A new season of Game of Thrones now arrives with the premiere episode titled “The North Remembers” and while it shows Robb Stark (now proclaimed King of the North by his bannerman and liegelords) flush with success against the forces of House Lannisters and thus King Joffrey at King’s Landing the episode also weaves in an ominous tone that looks to dominate this second season. It’s a season based mostly on the second novel in the series titled A Clash of Kings and tonight’s episode has set-up not just King Robb Stark of the North against King Joffrey Baratheon at King’s Landing, but the old king’s two surviving brothers (elder brother Stannis Baratheon at the Isle of Dragonstone and younger brother Renly Baratheon at Storm’s End) as these four kings begin their path into a clash for the Iron Throne.

One thing to be said about tonight’s episode is just how much happens throughout it’s running time. We see how life since the execution of Ned Stark has changed the kingdom of Westeros for the worst as refugees fleeing the war between Lannister and Stark has made things near-untenable in King’s Landing. While the peasants and commoners of the kingdom suffer we’re quickly re-introduced to the author of the war in King Joffrey (played with an almost psychotic glee by Jack Gleeson) who hold’s knightly games to commemorate his naming day and plays at being a conquering monarch by redecorating the throne room. Trying to manage this petulant boy king is both his manipulative mother, Cersei Lannister, and his dwarf uncle Tyrion Lannister who also has been appointed the latest Hand of the King to help advise.

While we see the North with Robb sending peace offerings and terms to the Lannisters in the hope of getting his sisters (Sansa and Arya) back we also see him in a nice scene confronting Jaime Lannister still his prisoner and still trying to gain an upper-hand on the young king. It’s a huge difference winning battles can do to a young man’s confidence as Jaime’s veiled insults about his age only amuses Robb. It helps that his direwolf looks to have grown double in size since we last saw Greywind. The episode went a long way to showing Robb not just becoming King of the North in name, but also in manner and deeds.

Tonight’s episode might have been called “The North Remembers” but it’s the arrival of Melisandre of Asshai (Carice van Houten), the priestess of R’hllor (Lord of the Light) and her sway over Stannis Baratheon that adds a sense of the magical to what had been a series steeped heavily in medieval realism. It’s the addition of Melisandre and her seeming real gift for magic plus a glimpse of Daenerys’ dragons that offers glimpses to a world of magic and shadows behind the reality of war and the suffering it puts a kingdom’s people through.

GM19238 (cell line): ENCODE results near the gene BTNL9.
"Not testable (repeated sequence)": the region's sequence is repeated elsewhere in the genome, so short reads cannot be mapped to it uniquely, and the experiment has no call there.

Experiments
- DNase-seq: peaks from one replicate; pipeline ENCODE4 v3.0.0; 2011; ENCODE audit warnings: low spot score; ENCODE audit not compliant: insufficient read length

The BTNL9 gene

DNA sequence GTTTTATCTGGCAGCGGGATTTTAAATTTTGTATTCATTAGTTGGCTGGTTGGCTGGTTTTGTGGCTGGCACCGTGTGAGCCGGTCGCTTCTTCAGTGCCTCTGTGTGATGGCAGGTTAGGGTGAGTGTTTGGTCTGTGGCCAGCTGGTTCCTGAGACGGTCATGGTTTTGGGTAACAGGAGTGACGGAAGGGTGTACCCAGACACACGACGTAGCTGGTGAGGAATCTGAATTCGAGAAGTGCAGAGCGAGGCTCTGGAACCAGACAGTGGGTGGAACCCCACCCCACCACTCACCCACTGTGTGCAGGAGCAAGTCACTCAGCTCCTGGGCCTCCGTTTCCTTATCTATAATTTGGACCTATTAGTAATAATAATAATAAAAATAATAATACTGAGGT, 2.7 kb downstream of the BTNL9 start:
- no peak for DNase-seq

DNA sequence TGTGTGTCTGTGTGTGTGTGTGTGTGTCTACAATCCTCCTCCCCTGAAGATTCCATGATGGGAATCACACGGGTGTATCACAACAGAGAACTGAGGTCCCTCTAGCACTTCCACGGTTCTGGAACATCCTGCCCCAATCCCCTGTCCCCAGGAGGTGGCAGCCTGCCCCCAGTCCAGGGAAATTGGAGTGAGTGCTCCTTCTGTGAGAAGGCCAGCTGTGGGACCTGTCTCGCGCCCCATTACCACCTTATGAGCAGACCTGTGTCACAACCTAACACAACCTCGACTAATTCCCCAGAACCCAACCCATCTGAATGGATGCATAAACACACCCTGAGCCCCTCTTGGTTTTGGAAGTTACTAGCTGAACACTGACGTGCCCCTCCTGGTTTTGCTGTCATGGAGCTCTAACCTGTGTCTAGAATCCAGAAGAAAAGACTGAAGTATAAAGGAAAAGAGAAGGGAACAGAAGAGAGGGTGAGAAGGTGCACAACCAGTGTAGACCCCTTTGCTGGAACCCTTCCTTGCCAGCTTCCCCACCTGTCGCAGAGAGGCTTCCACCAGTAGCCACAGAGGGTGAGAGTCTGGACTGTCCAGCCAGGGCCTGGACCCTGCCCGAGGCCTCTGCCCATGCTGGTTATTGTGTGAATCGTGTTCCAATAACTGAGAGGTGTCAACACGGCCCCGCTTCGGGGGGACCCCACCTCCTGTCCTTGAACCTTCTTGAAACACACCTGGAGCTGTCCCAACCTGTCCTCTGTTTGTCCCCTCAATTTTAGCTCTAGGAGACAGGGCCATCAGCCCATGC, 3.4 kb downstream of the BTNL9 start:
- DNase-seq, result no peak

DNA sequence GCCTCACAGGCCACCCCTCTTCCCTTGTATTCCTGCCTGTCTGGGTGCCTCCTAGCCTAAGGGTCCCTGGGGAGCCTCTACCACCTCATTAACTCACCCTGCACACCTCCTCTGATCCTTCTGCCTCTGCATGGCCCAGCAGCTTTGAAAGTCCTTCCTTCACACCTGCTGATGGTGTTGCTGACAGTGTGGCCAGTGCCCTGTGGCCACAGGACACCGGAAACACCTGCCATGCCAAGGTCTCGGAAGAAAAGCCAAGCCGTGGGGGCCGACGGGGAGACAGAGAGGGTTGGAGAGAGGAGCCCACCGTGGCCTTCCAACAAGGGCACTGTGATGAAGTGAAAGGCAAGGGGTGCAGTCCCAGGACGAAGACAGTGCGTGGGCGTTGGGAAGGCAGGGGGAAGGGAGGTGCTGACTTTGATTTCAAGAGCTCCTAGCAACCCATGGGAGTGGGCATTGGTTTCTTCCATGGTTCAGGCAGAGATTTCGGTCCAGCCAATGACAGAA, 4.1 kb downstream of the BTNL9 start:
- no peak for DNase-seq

As one could see this is quite a lot for one episode to juggle, but series director Alan Taylor has done a great job of keeping things from becoming too confusing to follow. Even the dark turn into infanticide and bloody purge in the end of the episode was a consequence born out of one of the king’s advisors in Petyr Belish (aka Littlefinger) who thought himself witty and clever by telling the Queen Regent Cersei that he knew exactly what had gone on between her and Jaime and the true parentage of King Joffrey. Taylor kept the episode from being bogged down in one area but at the same time still gives each character in the episode some character growth. Everyone looks to have aged and grown since last season and some for the better (Tyrion enjoying the fruits of being Hand of the King but also reveling in the fact that of all his father’s children it is he who is now trusted and not the disappointment) while others for the worst (Joffrey continuing his path towards Caligula-level mania).

One thing tonight’s busy episode has done is re-introduce the show’s audience to the world of the Seven Kingdoms and it’s many interesting characters and stories that came out of season one. It’s a world that continues to be a complex web of intrigue, moral greyness and ambiguity. While we see certain character on the extreme spectrum of right and wrong (Stannis and Joffrey respectively) we’re truly shown by tonight’s season premiere that everyone has their own agenda. Even characters we might have been led to believe as good show signs of cruelty while those we’re to see as amoral show signs of benevolence.

“The North Remembers” was a great start to what looks to be a season that will blow the first season out of the water (I don’t just mean because of the epic Battle of Blackwater that would highlight the season), but it also showed that despite being a show that had a legion’s worth of characters and subplots it still remained must-see and captivating to watch. Let the clash of kings commence.

Notes

  • It was great to see the opening title sequence once more and this time with the addition of Dragonstone to the stable of clockwork strongholds that has become famous.
  • We see Sansa Stark still pretty much a hostage of King Joffrey and trying to keep her head by parroting what he wants to hear. She did redeem herself somewhat by keeping a drunkard looking to become a knight from being drowned to death in wine and instead becoming Joffrey’s latest court fool.
  • Tyrion’s entrance in the same scene may not have had him slapping Joffrey (a meme that grew out of a slapping scene early in season 1), but his veiled insults at Joffrey’s ability to rule as king shows us why Peter Dinklage was deserving of winning that Emmy for his role as Tyrion Lannister.
  • The scene with Tyrion visiting his mistress Shae in the manor he had set her up in King’s Landing was brief but showed just how much Tyrion seemed happiest when close to her. Though it still doesn’t stop him from keeping her secret from everyone especially his father.